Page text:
Declining Rents And Investor Concern Forcing Mixed-Use Developers To Rethink Retail
The twin crises of e-commerce’s rise and the coronavirus pandemic hit retailers hard, diminishing their reputation among investors and lenders. But mixed-use developers say whatever its current troubles, retail will always be needed to create properties appealing to the widest possible range of tenants, and it still plays a key role in their work.
“While retail is not directly driving value in the near term, we still strongly believe retail indirectly drives value by setting a tone for the building, generating traffic and providing a unique building amenity,” said Lindsey Senn, executive vice president of finance and development at Fifield Cos.
That doesn’t mean it isn’t being looked at differently now. Institutional partners are more skeptical of using retail and can cite data on its declining rental income, Senn added. Assembling the puzzle pieces of a mixed-use development won’t be as easy as it was even one year ago.
“As a result, we are reconsidering the amount of retail in new developments but not excluding it completely,” she said.
Fifield Cos. developed a number of significant Chicago rental properties in the past decade, including The Sinclair, a 390-unit Gold Coast tower at 1201 North LaSalle St.; the 492-unit 727 West Madison in the West Loop; and Logan, a recently finished 220-unit development in Logan Square, which includes 64K SF of retail space.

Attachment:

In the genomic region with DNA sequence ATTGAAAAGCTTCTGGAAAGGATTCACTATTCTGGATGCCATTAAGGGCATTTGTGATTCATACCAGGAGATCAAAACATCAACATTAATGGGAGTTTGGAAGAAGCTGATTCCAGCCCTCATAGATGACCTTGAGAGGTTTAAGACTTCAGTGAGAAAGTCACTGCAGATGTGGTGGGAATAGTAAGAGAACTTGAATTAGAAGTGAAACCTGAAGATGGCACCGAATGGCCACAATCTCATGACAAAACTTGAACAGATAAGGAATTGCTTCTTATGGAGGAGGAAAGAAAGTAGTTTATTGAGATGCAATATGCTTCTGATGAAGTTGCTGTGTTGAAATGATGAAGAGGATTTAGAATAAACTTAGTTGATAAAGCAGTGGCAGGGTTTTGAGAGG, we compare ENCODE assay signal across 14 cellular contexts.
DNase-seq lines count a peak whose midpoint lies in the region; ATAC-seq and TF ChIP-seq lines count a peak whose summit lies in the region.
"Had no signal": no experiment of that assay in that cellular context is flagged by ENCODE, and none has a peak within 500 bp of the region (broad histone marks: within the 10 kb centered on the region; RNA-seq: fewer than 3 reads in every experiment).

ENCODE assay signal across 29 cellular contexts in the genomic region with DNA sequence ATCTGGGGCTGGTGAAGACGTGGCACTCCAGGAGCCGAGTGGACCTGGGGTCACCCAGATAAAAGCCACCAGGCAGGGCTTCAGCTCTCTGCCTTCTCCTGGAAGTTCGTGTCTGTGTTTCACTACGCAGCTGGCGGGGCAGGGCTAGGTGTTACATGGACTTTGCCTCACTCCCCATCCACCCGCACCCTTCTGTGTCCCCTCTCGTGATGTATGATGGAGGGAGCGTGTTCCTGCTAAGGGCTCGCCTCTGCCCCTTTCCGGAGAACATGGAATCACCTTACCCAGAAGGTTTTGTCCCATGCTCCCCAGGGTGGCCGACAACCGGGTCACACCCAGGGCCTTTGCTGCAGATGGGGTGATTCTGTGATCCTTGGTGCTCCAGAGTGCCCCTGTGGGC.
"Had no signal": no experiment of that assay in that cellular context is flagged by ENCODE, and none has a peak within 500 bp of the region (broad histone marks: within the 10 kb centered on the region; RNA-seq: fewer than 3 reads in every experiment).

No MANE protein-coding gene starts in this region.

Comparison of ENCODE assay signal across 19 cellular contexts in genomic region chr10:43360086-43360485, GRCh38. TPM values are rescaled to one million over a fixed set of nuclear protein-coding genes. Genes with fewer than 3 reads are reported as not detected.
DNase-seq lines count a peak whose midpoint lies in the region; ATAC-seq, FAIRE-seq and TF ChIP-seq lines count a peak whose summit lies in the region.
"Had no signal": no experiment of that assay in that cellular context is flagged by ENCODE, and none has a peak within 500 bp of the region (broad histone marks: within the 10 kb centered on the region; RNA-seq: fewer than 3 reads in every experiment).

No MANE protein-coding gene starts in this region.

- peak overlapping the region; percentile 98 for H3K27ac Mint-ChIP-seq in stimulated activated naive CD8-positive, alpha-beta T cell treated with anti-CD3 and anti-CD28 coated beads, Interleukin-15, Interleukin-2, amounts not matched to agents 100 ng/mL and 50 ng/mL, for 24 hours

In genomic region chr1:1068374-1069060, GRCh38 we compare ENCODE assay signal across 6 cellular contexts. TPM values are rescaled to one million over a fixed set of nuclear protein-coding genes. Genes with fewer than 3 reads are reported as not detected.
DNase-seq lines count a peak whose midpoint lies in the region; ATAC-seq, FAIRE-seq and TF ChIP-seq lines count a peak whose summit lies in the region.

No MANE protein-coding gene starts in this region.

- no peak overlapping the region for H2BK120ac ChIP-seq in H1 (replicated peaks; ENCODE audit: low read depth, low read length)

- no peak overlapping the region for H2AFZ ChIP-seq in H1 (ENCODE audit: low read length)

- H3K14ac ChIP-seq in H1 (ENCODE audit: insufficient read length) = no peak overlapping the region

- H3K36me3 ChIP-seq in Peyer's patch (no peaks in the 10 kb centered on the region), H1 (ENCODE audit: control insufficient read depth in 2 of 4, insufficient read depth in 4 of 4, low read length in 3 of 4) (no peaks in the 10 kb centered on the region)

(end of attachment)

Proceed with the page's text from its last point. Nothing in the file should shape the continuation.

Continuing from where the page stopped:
Senn does not recommend any hard and fast rules for signing up retailers at new mixed-use buildings. Some neighborhoods already attract high levels of traffic, and not withstanding retail’s recent troubles, few if any changes in strategy may be needed when recruiting tenants that will bring in life and activity, she said.
Optima Inc. Senior Vice President Mark Segal said his firm won’t change its retail strategy. It just broke ground on Optima Lakeview, a 198-unit luxury apartment complex at 3460 North Broadway St. in Chicago’s Lakeview neighborhood near Wrigley Field. It will also have 14K SF of commercial space.
“While obviously dealing with COVID-19 presents challenges, we believe that over time, some normalcy will return, along with the ability of people to resume activities they have done in the past,” he said.
The company populated its Optima Signature tower, which opened in 2017 in affluent Streeterville, with an eclectic mix of retailers, including many service providers that residents see as amenities. Streeterville retail tenants include a restaurant, a full-service veterinarian, a fitness studio and a nail salon. Segal said the firm has a similar vision for Lakeview.
And although the company also made room for nontraditional users such as Guidepost Montessori at Magnificent Mile, a new elementary school that now occupies 14K SF, Segal said he still has great confidence in traditional retail. He points to recent stats that show brick-and-mortar retail is stronger than many realize.